The confidence of the participants is such that practically as soon as this entire desert of art is successfully created, and experienced by the campers, it is either taken down, or, in most cases, burned. The famous symbol of the event is the gigantic statue of a man that is burned. The point, as far as I can discern it despite total inexperience, is that creating art is its own reward, and should involve a celebration of the transience of the material finality of that creation. Sartre wrote that in order for anything to be created, something equal must be destroyed — the “Man” can be constructed and burnt every year because the old one is already ashes. Dadaism is not dead.

Going along with this is the ecological project of “leaving no trace,” as they call it, which does in fact succeed in returning the desert to something close to its original state. A city is constructed and destroyed — well, you know all this. I went into the preparations thinking that the event in general, and our camp in specific, would be haphazard. On the contrary, none of this could happen without thousands of hippies organizing throughout the entire year. They just aren’t as flaky as they seem. The statements on the official website about the community, and the lists of community rules, are the most concise and intelligent documents of their kind that I have ever seen.

3. Burning Man is bigger than Christmas or Hanukkah. It has two ideologies: the silly stuff that floats the surface, and the core.

For most of the people who are committed to Burning Man, it occupies a larger place in their non-professional lives than any other event, including all family and national holidays. You would have to put Christmas, New Year’s, Thanksgiving, with all their attendant hassles and joys, together to make one Burning Man, and you would still be leaving out the art.

This draws me, because central to the vision of Burning Man is the vision of a community based on artistic expression and generosity. Burning Man is certainly parasitic on the “real world” of jobs that pay for it, and networks of family and friends that arrange to attend it together, survive it and celebrate it. It remains something of an epiphenomenon, floating precariously on the surface of the real.

But for me, it could turn out to be the realization of a dream that sent me harrowed through Southeast Asia (never finding what I was looking for), and that informs my perspective on everything from the situation in the Middle East to my hopes for academia: The ludic, aesthetic community of all people.

I don’t have a lot of faith in the biological family, for the simple reason that I don’t have much of one. I have two wonderful parents; when they die, although I will technically have cousins and aunts and so forth living in various parts of the United States, no-one biologically related to me will constitute my “family,” except perhaps for children. My family will consist of the people who could show up at any time, at my door, and stay and live with me for as long as I could provide.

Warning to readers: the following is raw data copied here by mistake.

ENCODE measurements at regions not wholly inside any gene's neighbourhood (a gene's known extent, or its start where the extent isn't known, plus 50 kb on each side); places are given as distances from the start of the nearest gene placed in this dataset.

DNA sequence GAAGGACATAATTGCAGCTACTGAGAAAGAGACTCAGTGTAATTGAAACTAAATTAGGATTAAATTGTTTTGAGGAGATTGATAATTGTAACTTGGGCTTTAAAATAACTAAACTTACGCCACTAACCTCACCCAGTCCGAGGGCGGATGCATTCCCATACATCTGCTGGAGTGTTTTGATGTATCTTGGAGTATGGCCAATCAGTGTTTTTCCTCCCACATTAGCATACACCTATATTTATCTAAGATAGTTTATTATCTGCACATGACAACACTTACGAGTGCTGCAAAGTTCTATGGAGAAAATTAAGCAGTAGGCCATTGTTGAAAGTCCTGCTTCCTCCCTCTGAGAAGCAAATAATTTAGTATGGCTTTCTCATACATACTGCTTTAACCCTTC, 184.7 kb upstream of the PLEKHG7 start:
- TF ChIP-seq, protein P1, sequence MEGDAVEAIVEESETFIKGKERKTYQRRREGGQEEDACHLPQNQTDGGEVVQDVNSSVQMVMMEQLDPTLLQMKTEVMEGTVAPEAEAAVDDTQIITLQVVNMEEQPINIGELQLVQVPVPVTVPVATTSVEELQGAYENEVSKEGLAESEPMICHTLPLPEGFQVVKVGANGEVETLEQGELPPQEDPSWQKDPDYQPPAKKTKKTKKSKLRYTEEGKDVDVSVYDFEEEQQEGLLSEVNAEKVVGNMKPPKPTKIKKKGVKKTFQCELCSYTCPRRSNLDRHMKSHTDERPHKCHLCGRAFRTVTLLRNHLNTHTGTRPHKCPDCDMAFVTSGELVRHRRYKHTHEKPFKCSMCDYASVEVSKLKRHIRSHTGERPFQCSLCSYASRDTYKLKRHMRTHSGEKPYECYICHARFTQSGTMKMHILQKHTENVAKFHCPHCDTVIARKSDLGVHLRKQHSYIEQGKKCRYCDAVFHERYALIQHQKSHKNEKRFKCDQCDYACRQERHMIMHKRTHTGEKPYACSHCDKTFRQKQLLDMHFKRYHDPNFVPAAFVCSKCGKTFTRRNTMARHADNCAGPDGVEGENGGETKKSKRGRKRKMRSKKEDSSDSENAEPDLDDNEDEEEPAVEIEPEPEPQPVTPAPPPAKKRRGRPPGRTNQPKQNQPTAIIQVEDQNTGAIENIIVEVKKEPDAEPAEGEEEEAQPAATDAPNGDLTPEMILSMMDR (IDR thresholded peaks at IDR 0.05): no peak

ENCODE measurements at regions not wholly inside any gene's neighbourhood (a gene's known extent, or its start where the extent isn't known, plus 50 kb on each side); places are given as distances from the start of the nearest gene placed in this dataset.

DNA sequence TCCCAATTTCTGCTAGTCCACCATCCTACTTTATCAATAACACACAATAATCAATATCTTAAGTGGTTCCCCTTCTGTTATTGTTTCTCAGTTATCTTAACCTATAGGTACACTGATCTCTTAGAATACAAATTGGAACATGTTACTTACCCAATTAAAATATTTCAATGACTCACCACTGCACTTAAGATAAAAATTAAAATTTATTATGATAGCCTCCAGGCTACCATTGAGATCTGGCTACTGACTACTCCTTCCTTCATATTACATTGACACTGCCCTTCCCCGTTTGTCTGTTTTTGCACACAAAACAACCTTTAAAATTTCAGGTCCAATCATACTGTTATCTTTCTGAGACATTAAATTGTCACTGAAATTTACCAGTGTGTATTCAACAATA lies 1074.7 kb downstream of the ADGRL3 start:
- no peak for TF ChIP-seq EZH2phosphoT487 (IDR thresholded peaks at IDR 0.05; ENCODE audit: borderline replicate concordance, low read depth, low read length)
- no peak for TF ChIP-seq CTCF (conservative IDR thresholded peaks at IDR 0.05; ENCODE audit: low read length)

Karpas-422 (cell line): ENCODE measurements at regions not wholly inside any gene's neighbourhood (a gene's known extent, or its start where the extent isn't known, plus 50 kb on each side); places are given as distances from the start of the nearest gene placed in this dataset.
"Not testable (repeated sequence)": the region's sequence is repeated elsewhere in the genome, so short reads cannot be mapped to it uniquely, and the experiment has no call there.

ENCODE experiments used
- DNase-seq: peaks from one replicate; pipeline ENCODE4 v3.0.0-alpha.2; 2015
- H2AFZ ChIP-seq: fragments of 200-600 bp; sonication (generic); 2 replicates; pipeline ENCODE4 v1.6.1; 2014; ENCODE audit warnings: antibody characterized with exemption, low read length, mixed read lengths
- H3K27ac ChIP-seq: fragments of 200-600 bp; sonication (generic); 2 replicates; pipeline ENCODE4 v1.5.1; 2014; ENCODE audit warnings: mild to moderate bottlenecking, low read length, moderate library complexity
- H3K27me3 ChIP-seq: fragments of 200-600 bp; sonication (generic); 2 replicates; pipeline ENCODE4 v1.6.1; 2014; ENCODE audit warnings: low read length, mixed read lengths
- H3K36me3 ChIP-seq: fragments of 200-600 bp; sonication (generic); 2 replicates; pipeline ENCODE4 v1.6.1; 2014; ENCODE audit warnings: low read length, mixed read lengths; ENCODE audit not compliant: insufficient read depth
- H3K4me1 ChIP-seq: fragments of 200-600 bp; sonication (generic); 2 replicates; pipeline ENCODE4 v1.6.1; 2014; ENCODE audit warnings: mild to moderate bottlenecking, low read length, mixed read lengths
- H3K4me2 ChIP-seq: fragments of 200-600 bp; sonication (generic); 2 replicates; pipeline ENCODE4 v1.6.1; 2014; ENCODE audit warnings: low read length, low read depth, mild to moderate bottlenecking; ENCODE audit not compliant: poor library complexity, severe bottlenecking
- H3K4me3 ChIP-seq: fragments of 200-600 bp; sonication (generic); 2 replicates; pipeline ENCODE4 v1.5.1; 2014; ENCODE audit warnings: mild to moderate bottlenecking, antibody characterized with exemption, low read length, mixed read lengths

Nor do I have any faith in religion. Having a girlfriend whose parents broke you up over a question of religion changes you. Obviously, this whole entry starts with a quotation from the Gospel of Matthew, but the intended meaning is secular. I am horrified by religious fundamentalism in this country, and believe that religious governments in the Middle East (both Muslim and Jewish) have no future.

Ironically, though, the sense of the community I envision is often most present in religious texts, and I am in some ways excited by the present revival of academic interest in religious writing — in St. Paul and Augustine, in the Jewish mystical tradition, in the Koran. For sheer beauty, no film I saw last year equaled Spring, Summer, Fall, Winter…and Spring.

Burning Man is distinguished by a predictable reticence about these big religions, and a lot of variations on paganism, Wicca, and who-knows-what-else New Age spiritualisms. This is mostly too bad, although in some cases, just as with the big world religions, there are good ideas walking around dressed as New Age systems of belief.

In fact, some of us might think back on the sixties and feel a certain hilarity in the face of its mantras and tokens. I know I feel that way. But I’m still going to believe that it was the one decade of the 20th century when the popular culture took the irreversible trends towards anonymity and aestheticism and forged out of them a culture that was bursting with style, and was founded upon expressive communities of strangers, who marched together, and who improbably gathered in parks for “be-ins.” If the theme of this blog has been, and probably will continue to be, the costs of alienation, and the consumption of art as a parody of art — well, I’m hoping Burning Man stands all that on its head, and turns the very same conditions into conditions of promise.

Yeah, I’ve seen Gimme Shelter, and I’ve read all sorts of things about how when you reach a certain age, you listen to the Beatles less often, and how the country-folk sound of Workingman’s Dead reflected a sense of the failed ideals of the blah blah blah.

But I’ll be out there in the desert like H.I. McDonnough, running from the law, running from the American psychosis of the biker (and Altamont), running from the equal and opposite psychosis of Nathan Arizona and his chain of furniture stores. Didn’t the Coen brothers tell you? That kidnapped baby is our destiny, still unmanifest.